I think the thing that sent me into my funk was the whole Cole Hamels/Bryce Harper “incident”. It just got the wheels in my head running and I couldn’t get them to stop.
I look at the Phillies roster and how EIGHT of the 40 men on the roster are on the DL. EIGHT. These kind of things happen, granted usually not eight at a time. The Phillies are hurting for players that can produce at the major league level. Then Cole goes and makes, frankly, a bonehead move like hitting Harper ON PURPOSE with a 93mph fast ball.
How do you justify that? They are hurting for players and Hamels goes and gets himself suspended. So that made NINE guys that couldn’t play. If you ask me, he got off easy. He essentially only had to push back one day in the rotation. I honestly think if a player gets a five game suspension it should be five games where he could actually play. With a pitcher it equates to just delaying their start one day. Not much of a punishment for intentionally hurling a ball 93 mph into a guy’s butt.
Hamels contract is up for renewal at the end of the season. Howard Eskin was reporting that Hamels is asking for a seven year contract. Now, if he wants a contract that’s comparable to the 5 year deal that Cliff Lee got, Lee got 11 million the first year, 21.5 this year and for the next three years he gets 25 million dollars. Some sources are estimating that Hamels will ask for approximately what Lee is getting. If Hamels gets the 25 million a year that Lee is getting the next three years, for his contract: that’s ONE HUNDRED AND SEVENTY FIVE MILLION DOLLARS. Think about it. I’m not saying he can’t produce but after his questionable behavior this week, would you feel comfortable investing that kind of money in a guy who might just make a decision on a whim that could harm the team without thinking about the consequences? Will he still continue to play to his fullest ability?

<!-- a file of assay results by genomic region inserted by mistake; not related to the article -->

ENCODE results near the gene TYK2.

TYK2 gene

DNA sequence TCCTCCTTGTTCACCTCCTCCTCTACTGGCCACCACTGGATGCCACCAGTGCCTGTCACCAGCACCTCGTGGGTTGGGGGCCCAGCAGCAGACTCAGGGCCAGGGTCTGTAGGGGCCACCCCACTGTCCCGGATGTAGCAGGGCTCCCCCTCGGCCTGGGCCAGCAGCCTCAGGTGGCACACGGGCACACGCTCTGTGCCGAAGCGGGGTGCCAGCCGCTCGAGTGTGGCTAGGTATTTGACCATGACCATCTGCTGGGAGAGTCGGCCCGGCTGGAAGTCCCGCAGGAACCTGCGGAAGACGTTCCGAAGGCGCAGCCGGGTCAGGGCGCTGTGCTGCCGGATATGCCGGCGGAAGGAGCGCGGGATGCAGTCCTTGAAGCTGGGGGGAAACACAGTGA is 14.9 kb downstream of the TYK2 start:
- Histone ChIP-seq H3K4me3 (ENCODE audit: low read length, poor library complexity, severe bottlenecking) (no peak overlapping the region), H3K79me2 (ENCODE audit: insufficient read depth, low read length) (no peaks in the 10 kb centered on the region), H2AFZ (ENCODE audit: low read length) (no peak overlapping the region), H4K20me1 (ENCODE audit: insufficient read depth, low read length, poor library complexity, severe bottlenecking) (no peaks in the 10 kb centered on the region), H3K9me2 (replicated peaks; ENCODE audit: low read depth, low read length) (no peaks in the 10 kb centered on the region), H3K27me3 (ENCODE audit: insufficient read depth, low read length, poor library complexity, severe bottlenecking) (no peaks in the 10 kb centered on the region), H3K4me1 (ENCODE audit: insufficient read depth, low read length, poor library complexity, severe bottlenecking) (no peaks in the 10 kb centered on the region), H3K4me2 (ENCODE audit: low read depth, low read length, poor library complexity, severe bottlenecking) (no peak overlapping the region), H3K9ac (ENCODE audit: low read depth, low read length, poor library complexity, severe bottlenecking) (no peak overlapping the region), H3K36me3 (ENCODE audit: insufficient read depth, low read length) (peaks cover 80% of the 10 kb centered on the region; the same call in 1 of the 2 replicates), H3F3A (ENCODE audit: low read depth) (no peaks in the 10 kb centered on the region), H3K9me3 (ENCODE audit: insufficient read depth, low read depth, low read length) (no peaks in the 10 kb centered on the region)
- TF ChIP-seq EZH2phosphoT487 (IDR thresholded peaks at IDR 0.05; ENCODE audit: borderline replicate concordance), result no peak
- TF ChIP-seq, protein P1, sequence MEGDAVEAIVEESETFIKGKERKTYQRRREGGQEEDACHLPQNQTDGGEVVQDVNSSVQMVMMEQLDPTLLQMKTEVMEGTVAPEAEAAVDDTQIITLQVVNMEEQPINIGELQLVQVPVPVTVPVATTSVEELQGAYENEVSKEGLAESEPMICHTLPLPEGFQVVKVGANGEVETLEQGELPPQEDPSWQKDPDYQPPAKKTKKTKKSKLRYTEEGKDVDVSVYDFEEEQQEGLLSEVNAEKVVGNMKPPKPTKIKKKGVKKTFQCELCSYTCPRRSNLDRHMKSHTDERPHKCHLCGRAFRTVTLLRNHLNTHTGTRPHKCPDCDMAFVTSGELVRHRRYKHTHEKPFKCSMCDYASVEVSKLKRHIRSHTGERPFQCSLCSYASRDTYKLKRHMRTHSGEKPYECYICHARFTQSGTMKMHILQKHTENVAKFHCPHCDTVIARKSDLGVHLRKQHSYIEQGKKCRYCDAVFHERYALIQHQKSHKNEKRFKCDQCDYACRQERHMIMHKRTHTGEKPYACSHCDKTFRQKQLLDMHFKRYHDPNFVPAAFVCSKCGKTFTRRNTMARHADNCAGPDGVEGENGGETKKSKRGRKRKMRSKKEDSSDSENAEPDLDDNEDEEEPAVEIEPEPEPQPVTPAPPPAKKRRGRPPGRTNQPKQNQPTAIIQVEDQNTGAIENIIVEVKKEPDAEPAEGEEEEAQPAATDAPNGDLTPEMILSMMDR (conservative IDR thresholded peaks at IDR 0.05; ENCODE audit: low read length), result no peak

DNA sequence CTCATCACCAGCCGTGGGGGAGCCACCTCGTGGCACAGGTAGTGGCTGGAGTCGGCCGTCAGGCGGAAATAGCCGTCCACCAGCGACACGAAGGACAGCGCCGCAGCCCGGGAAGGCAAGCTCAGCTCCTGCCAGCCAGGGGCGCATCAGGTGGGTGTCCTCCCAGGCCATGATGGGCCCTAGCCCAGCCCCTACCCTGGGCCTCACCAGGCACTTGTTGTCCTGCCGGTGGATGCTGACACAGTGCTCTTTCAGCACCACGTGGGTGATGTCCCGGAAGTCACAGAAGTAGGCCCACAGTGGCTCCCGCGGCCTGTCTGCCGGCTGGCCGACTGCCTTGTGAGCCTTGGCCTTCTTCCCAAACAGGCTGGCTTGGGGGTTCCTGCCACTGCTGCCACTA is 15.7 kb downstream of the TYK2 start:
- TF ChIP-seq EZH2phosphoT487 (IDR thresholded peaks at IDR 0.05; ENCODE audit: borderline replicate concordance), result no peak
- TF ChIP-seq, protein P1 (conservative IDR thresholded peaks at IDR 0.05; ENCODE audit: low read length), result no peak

Look at all the money the Angels put out for Albert Pujols. INSANE money. He just got his first home run this weekend. What’s his incentive to keep playing as hard as he can? His money is guaranteed. He played hard last year because he wanted the big contract, this year? Can you say the same? If he never hits another homer, he still gets paid the same. There’s no bonuses for playing hard and it’s just human nature to do only what you have to to get by. That’s where the problem lies, there’s just no incentive. I’m not by any means suggesting he’s tanking on purpose, but I’d wager he just doesn’t seem to be playing all out every game like he did last year.
Then look at the money that’s tied up in long term contracts. Chase Utley is down to only one more year, but will he ever be able to play again? If he does, at what level? I can actually say, I have had patella problems including surgery to thin the tendons to lengthen them. I did the therapy. My knee is good, but it will never be 100% and I can tell you from experience that it’s the stopping and turning that make it hurt. Not running/walking. I can walk for days and it doesn’t bother me, but if I stop quick and turn, that’s a different story. Isn’t that what a second baseman does? Grab a ball turn and throw? If it’s arthritis, there isn’t a lot that can be done to keep the pain from returning.
Howard’s out. Hopefully by the end of the year he’ll be back. He’s in the first year of a five year deal. 20 million this year and next and the last three years 25 million dollars.
Amaro’s got so much money tied up in some of these major contracts it doesn’t leave a lot for them to get players to add depth to the roster so that when injuries occur there’s someone to step in. They get players like Wiggington, a player who’s former team wanted to get rid of him so badly, they were willing to pay half his salary while he played for someone else. Laynce Nix’s contract wasn’t renewed with Washington. He was “cheap” at 1.15 million this year, but no one else wanted him. If so much money wasn’t tied up they might have been able to get some one, err, a little more playable?